While de Molay suffered the agony of burning at the stake, he apocryphally predicted the death of both the king and pope within a year. Whether or not de Molay actually said that, his prediction came true.
De Molay also cursed the king's descendants. Like fringe conspiracy buffs today, superstitious Frenchmen believed that Louis XVI's death on the guillotine occurred because of de Molay's curse.
A Russian Version of the Whip Used on Jesus Christ
Another barbaric form of punishment, which often amounted to capital punishment, was the knout. This method of torture began in Russia during the Medieval era and persisted for centuries afterward because Russia missed the Renaissance and Age of Enlightenment and those eras’ more human attitude toward ending people’s lives.
A variation on the scourge that lacerated Christ, the knout consisted of several rawhide thongs, attached to a handle and embedded with metal hooks and about three and a half feet long. The hooks tore through flesh to the bone. Twenty-five strokes was typical; more almost inevitably resulted death. Peter the Great had his son and heir, the Tsarevich Alexis, scourged 35 times for desertion from the army and Russia. After the ordeal, Peter visited his son in prison, only to find that Alexis had already perished.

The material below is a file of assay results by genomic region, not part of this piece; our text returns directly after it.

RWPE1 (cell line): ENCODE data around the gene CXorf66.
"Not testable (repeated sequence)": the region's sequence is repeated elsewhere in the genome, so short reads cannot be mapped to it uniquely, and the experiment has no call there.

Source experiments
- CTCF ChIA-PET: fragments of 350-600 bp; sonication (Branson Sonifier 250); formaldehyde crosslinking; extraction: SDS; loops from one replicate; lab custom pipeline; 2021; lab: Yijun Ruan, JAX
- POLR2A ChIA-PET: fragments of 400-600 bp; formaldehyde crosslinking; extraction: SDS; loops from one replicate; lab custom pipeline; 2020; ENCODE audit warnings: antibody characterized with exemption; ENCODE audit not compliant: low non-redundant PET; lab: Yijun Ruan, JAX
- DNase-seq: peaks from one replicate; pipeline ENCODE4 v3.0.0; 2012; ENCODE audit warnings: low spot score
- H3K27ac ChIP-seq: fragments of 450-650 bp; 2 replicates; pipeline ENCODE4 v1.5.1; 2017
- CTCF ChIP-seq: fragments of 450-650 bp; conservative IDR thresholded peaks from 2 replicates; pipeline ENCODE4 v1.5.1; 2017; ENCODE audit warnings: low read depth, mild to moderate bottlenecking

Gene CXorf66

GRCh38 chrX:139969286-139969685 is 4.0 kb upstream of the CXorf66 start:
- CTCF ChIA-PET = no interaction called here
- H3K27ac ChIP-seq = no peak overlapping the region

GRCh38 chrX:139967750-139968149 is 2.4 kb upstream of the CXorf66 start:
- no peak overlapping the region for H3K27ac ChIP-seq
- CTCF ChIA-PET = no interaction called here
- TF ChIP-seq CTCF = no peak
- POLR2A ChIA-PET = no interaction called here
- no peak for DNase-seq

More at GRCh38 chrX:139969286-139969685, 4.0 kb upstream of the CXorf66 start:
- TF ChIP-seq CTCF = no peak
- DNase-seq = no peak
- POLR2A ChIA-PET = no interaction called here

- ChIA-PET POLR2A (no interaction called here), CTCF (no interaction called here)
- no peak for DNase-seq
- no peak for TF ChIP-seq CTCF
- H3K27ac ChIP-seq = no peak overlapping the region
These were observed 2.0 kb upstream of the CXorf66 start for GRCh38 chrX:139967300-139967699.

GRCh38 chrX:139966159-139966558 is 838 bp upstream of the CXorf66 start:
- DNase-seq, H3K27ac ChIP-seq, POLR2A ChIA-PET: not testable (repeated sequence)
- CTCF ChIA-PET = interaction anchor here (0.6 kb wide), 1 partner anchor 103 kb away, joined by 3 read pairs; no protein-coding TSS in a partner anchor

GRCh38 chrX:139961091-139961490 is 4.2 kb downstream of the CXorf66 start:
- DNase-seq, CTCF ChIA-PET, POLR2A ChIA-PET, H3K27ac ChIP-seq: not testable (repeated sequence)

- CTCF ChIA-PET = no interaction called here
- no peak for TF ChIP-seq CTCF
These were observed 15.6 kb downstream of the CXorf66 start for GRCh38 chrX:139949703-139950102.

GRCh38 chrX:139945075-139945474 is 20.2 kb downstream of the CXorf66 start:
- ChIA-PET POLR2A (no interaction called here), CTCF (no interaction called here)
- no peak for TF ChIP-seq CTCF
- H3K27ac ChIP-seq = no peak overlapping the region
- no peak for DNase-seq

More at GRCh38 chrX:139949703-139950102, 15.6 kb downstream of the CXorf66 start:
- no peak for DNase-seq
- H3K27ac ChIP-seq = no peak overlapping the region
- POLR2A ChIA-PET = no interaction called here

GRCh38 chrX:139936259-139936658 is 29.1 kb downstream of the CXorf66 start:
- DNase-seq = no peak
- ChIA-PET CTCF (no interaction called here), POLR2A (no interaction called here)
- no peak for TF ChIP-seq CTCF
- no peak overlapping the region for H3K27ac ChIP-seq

An Historian’s Assessment of Cruelty in the Past
The 17th century English philosopher Thomas Hobbes called life in the past "solitary, brutish, and short," an accurate assessment except that executions were rarely solitary, and Hobbes may have understated the miserable quality of life when he called it brutish.
Chamberlin, E.R. The Bad Popes. Dorset Press, 1969.
Massie, Robert K. Peter the Great: His Life and World. Alfred A. Knopf, 1980.
McCall, Andrew. The Medieval Underworld. Barnes & Noble, 1979.
Sanello, Frank. The Knights Templar: God's Warriors, the Devil's Bankers. Taylor Trade, 2003.
____________. To Kill a King: A History of Royal Murders and Assassinations From Ancient Egypt to the Present. Genesee Avenue Books, 2011.
____________. Fractured History Tales or Why (Almost) Everything You Thought About the Past Never Happened. Genesee Avenue Books, 2011.
On this date in 1926, Leo Baird gives the first demonstration of television in London, and in 1943 the Allies bomb Nazi Germany for the first time.
Causes Frank Sanello Supports
ACLU, ASPCA, Amnesty International, Doctors Without Borders